Music Conferences provide numerous possibilities to make business, network and discuss with your colleagues, share knowledge with your peers and discover new talents and industry trends – so they say. But do Music Conferences really provide added value and do they fulfill what they promise? What are the reasons for the increasing amount of conferences all over Europe?
Finally. Editing of videos, compiling all material and statements took more time than expected. But it's - almost - done. Unfortunately, most statements are available in German only. Yet some of the sessions were held in English. One video I'm sure you will enjoy: Amanda Palmer live at Münze Berlin (almost 80 minutes).
First of all, don’t moan how much you have to pay. Others share your problem as you can see. It’s only the dimensions which are different. Btw, any software company is working on several projects simultaneously. Otherwise the risk of failed sales negotiations is too high. Secondly, clever companies selling high quality can find people willing to invest.
If talking to independent musicians about the benefits of distributing content for free you most certainly will come across four arguments in monolithic defense: (1) I paid too much in creating this to give it away for free. (2) Free distribution is beyond control. (3) How am I supposed to pay my rent? (4) Free doesn’t work. This article deals with all of them.
Is this provocative to ask? Well, yes. No. Depends on. Nobody has the skills to be creative in every field. Or is there a sculptor in your band who is perfect in weaving tapestries, writing scripts for plays at the Old Vic, and at the same time artfully handling his stock shares himself and piling up his riches at the Caimans?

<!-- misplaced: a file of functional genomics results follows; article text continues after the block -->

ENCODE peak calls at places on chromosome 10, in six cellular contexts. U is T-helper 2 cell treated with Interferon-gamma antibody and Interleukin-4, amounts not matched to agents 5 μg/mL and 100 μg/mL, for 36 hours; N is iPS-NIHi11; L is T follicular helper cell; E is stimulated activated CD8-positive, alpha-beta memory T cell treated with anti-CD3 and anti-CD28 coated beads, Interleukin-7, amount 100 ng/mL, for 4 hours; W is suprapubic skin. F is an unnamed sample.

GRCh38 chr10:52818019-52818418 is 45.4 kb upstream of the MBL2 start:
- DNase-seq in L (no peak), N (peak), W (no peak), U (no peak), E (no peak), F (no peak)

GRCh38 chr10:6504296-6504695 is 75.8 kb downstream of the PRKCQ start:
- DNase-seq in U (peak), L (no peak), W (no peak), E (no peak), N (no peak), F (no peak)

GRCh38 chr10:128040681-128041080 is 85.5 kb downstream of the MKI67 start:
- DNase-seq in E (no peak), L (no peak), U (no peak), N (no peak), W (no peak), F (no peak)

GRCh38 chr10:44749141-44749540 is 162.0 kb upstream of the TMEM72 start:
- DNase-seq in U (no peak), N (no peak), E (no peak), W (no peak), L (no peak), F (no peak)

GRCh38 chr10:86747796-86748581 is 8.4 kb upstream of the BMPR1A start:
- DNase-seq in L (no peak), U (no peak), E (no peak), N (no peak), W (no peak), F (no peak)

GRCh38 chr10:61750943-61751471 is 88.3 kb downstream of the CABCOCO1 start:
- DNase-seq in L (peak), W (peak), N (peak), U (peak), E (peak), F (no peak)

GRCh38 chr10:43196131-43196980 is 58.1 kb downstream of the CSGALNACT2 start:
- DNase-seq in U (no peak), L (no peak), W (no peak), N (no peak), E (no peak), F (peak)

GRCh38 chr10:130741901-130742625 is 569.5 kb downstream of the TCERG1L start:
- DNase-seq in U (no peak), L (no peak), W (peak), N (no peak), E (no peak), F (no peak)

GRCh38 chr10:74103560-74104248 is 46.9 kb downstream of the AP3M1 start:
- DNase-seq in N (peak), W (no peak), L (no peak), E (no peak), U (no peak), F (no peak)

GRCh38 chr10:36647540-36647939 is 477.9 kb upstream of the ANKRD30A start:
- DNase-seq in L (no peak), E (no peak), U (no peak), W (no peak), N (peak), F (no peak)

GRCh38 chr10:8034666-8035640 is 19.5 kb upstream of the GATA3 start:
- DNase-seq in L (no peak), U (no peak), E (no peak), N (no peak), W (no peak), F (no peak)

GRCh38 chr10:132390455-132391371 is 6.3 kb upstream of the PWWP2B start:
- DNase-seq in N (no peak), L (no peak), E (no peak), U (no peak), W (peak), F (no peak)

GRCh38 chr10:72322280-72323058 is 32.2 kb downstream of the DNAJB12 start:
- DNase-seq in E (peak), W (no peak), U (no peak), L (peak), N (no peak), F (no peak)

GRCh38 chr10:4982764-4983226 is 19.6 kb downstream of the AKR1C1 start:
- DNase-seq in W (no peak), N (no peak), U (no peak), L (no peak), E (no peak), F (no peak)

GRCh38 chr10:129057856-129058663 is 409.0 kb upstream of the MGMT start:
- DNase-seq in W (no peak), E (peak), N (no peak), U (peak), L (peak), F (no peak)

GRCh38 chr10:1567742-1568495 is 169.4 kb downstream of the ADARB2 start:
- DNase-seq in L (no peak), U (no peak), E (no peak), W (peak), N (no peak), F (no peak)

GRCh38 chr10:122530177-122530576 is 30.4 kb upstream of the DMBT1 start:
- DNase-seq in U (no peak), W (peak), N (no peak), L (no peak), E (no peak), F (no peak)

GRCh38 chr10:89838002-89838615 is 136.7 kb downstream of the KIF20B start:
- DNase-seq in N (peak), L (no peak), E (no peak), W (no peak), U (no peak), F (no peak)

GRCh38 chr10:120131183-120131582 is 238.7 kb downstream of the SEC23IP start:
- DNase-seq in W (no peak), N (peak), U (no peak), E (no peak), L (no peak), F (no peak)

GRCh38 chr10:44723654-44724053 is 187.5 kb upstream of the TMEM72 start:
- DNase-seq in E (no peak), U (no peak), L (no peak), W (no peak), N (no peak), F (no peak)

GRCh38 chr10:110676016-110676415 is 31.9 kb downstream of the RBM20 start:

I intended to start out with suggestions in DIY marketing for artists today. Then Amanda Palmer posted her response to the feedback her posting on donations generated. Read her response. It is essential and the basics to everything I can tell you. Some of it she already mentioned at Berlin's all2gethernow. For all those who don't have the time I'm going to highlight some parts.
It's been some time now but the most striking thing I remember about The Bony King of Nowhere is… sounds. It captured me right from the beginning… and Bram's voice is deeply emotional and haunting at the same time. Love it. Sometimes, there's a reminiscence of Radiohead minus electronics. So it's even no wonder he took his project's name from a subtitle of a Radiohead song.
I think it's worthwhile mentioning again that there are at least two significant differences etween GEMA and US collection societies: GEMA is the only collection society in Germany. Its factual monopoly is acknowledged. Members of GEMA strictly are not allowed to license some works with GEMA while others are licensed under Creative Commons for instance. All works you are creating during your membership solely are managed by GEMA.
I decided to change the content design of ContentSphere quite a bit. Previously, articles have been long. Some very long. Others… well, think of the Chinese Wall. The disadvantage is, the longer the articles are the less frequent there's a new posting.
The concept was to create an event for the creative people. For consumers. For social media geeks. For IT people. For anyone whose interested in discussing the changes in music and culture. It was intended to be a convention for anyone to collectively work on the current situation - all2gethernow. It's great to get people from different sides talking to each other.